World trade seen growing 2.4 percent in 2017, uncertainty weighs - WTO

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World trade is on track to expand by 2.4 percent this year, though there is “deep uncertainty” about economic and policy developments, particularly in the United States, the World Trade Organization (WTO) said on Wednesday.

The range for growth this year has been adjusted to between 1.8 and 3.6 percent, from 1.8 to 3.1 percent last September, it said, pointing to a risk that trade activity could be “stifled” due to lack of clarity about government policies.

“We should see trade as part of the solution to economic difficulties, not part of the problem,” WTO director-general Roberto Azevedo said.

“Overall cautious optimism but trade growth remains fragile and there are considerable risks on the downside. Much of uncertainty is political,” he told a news conference.

The world must “keep resisting the erection of new barriers to trade”, he said.

The WTO has repeatedly revised preliminary estimates over the past five years as predictions of economic recovery prove overly optimistic.

Global trade grew by “an usually low” 1.3 percent in 2016, the slowest pace since the financial crisis, failing to match even its revised forecast of 1.7 percent of last September.

“The poor performance over the year was largely due to a significant slowdown in emerging markets where imports basically stagnated last year, barely growing in volume terms,” Azevedo said.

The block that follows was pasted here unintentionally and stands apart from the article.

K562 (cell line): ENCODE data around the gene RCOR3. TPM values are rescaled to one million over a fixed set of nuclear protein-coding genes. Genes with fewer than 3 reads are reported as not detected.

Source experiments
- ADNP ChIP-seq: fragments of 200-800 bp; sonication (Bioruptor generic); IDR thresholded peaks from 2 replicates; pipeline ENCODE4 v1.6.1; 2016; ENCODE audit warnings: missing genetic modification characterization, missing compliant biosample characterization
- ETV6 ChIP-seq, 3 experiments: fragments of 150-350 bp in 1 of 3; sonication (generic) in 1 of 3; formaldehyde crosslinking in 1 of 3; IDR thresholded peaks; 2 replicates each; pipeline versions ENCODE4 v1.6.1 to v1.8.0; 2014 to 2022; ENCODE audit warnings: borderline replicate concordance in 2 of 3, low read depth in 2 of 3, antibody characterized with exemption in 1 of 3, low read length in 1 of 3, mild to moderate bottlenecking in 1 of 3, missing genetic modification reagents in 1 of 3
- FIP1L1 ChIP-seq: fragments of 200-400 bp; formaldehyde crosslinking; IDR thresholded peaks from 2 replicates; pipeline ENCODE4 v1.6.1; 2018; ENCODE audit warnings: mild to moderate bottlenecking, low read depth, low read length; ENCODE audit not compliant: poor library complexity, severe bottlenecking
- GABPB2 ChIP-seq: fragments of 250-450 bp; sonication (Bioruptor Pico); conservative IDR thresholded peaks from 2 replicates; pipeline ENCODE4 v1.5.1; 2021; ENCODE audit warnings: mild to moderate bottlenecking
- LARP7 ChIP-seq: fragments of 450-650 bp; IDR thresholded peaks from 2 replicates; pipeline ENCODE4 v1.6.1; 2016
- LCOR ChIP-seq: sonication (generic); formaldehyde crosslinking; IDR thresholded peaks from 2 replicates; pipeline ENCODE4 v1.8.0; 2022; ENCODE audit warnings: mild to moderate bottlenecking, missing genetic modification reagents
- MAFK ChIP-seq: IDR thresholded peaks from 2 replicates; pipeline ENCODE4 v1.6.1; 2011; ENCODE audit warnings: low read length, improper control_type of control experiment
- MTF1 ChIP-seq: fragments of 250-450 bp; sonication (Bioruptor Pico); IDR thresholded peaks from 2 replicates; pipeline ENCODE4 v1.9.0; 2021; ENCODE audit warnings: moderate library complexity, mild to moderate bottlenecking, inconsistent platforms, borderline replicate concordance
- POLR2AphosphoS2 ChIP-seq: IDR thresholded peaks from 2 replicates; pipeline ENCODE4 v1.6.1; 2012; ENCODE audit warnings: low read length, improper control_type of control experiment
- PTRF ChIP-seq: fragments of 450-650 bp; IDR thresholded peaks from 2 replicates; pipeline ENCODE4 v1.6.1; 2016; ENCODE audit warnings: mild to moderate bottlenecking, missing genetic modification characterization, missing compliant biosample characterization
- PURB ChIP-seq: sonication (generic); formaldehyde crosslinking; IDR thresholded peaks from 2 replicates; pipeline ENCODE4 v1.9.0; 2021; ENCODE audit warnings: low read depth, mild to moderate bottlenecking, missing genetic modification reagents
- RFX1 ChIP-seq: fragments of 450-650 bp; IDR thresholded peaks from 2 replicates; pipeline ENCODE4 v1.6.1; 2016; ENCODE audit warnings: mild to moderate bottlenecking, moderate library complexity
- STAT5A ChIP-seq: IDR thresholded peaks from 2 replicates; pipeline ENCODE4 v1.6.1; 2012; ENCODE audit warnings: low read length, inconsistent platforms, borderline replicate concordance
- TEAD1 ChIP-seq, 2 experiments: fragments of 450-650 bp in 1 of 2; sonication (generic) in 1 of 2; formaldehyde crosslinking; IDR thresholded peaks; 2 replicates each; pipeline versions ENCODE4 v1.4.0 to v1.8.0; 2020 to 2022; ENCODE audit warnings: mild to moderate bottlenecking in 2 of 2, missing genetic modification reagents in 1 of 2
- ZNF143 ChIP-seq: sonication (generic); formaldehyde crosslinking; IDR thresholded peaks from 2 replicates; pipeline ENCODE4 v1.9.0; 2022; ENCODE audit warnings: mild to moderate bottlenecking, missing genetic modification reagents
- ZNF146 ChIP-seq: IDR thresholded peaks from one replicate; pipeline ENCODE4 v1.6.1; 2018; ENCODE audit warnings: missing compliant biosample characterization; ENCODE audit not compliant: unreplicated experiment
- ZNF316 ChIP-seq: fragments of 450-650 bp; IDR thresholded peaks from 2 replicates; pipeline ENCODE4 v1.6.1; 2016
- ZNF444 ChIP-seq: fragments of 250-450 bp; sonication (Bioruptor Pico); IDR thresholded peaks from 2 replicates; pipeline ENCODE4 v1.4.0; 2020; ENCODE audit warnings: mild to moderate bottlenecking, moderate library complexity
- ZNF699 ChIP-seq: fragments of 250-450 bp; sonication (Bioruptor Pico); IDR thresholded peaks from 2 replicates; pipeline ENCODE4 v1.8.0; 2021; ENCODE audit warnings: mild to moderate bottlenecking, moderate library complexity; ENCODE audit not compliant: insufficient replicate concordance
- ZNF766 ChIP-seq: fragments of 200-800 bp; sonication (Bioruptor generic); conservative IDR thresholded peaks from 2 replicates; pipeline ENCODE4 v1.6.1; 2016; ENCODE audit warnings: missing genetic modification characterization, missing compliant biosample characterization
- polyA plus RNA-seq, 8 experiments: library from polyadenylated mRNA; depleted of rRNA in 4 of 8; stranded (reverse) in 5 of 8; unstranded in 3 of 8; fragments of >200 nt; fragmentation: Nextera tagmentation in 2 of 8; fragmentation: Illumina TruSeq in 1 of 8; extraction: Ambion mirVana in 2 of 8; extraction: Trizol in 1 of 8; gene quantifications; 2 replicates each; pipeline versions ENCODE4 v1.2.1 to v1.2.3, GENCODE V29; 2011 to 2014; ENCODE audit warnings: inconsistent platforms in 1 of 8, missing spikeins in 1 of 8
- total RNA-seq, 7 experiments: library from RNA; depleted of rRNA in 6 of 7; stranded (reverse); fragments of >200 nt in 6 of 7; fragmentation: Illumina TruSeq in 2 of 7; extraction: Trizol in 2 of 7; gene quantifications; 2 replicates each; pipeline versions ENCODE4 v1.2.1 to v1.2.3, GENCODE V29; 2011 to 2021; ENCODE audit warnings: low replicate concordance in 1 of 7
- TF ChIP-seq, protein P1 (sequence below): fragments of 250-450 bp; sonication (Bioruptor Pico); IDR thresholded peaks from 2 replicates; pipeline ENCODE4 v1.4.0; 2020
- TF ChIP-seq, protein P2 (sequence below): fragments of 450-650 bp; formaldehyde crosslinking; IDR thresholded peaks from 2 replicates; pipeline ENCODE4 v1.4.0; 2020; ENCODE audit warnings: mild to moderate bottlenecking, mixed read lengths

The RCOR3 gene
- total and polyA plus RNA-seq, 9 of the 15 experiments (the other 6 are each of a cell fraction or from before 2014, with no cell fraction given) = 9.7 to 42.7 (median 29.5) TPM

In 2018, global trade is forecast to grow by between 2.1 percent and 4 percent in WTO’s latest analysis.

“A spike in inflation leading to higher interest rates, tighter fiscal policies and the imposition of measures to curtail trade could all undermine higher trade growth over the next two years,” it warned.

US President Donald Trump has made reducing US trade deficits a key focus of his economic agenda to try to grow American manufacturing jobs. He has taken particular aim at renegotiating trade relationships with China and Mexico.

He is considering an executive order to launch a trade investigation that could lead to supplemental duties in certain product categories, a Trump administration official told Reuters on Monday.

“If policymakers attempt to address job losses at home with severe restrictions on imports, trade cannot help boost growth and may even constitute a drag on the recovery,” Azevedo said in a statement.

Asked by reporters about US policies under Trump, he said that he waited confirmation of the new US Trade Representative (USTR).

“We are waiting to see the new trade team really in place, waiting for the new USTR to be confirmed so that we can have a more meaningful dialogue at this point in time we don’t have that. We are still waiting to see how the trade policy itself is going to shape up in the United States.”

Azevedo declined to comment on the upcoming French election, but said: “Uncertainty has a freezing effect on investments and therefore on economic growth and output.

“Getting over the election cycles is important particularly in the major economies so we have a clear view of what is coming, what the policies are. Predictability is extremely important for investments and economic growth.”

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